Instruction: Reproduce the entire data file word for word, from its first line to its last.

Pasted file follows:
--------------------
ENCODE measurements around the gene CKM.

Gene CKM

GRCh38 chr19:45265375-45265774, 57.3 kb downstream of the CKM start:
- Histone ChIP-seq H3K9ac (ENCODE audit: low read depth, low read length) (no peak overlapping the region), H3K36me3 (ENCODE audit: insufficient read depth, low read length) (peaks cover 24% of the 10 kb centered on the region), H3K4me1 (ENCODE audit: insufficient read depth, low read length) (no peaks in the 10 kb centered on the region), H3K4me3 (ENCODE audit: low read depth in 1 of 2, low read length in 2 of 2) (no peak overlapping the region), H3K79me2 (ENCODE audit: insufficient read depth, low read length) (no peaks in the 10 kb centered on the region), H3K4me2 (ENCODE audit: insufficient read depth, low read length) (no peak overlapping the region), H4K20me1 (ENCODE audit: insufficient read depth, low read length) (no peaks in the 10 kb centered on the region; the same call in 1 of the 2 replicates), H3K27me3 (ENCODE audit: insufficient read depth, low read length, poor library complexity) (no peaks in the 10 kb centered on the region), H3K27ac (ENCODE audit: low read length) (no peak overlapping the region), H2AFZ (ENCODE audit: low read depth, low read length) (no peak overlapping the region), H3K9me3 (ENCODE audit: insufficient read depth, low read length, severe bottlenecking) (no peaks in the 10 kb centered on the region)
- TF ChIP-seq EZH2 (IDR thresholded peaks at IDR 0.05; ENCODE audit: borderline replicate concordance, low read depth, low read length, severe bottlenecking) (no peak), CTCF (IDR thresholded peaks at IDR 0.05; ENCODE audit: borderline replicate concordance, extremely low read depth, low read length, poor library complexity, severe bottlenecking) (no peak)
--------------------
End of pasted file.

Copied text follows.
ENCODE measurements around the gene CKM.

Gene CKM

GRCh38 chr19:45265375-45265774, 57.3 kb downstream of the CKM start:
- Histone ChIP-seq H3K9ac (ENCODE audit: low read depth, low read length) (no peak overlapping the region), H3K36me3 (ENCODE audit: insufficient read depth, low read length) (peaks cover 24% of the 10 kb centered on the region), H3K4me1 (ENCODE audit: insufficient read depth, low read length) (no peaks in the 10 kb centered on the region), H3K4me3 (ENCODE audit: low read depth in 1 of 2, low read length in 2 of 2) (no peak overlapping the region), H3K79me2 (ENCODE audit: insufficient read depth, low read length) (no peaks in the 10 kb centered on the region), H3K4me2 (ENCODE audit: insufficient read depth, low read length) (no peak overlapping the region), H4K20me1 (ENCODE audit: insufficient read depth, low read length) (no peaks in the 10 kb centered on the region; the same call in 1 of the 2 replicates), H3K27me3 (ENCODE audit: insufficient read depth, low read length, poor library complexity) (no peaks in the 10 kb centered on the region), H3K27ac (ENCODE audit: low read length) (no peak overlapping the region), H2AFZ (ENCODE audit: low read depth, low read length) (no peak overlapping the region), H3K9me3 (ENCODE audit: insufficient read depth, low read length, severe bottlenecking) (no peaks in the 10 kb centered on the region)
- TF ChIP-seq EZH2 (IDR thresholded peaks at IDR 0.05; ENCODE audit: borderline replicate concordance, low read depth, low read length, severe bottlenecking) (no peak), CTCF (IDR thresholded peaks at IDR 0.05; ENCODE audit: borderline replicate concordance, extremely low read depth, low read length, poor library complexity, severe bottlenecking) (no peak)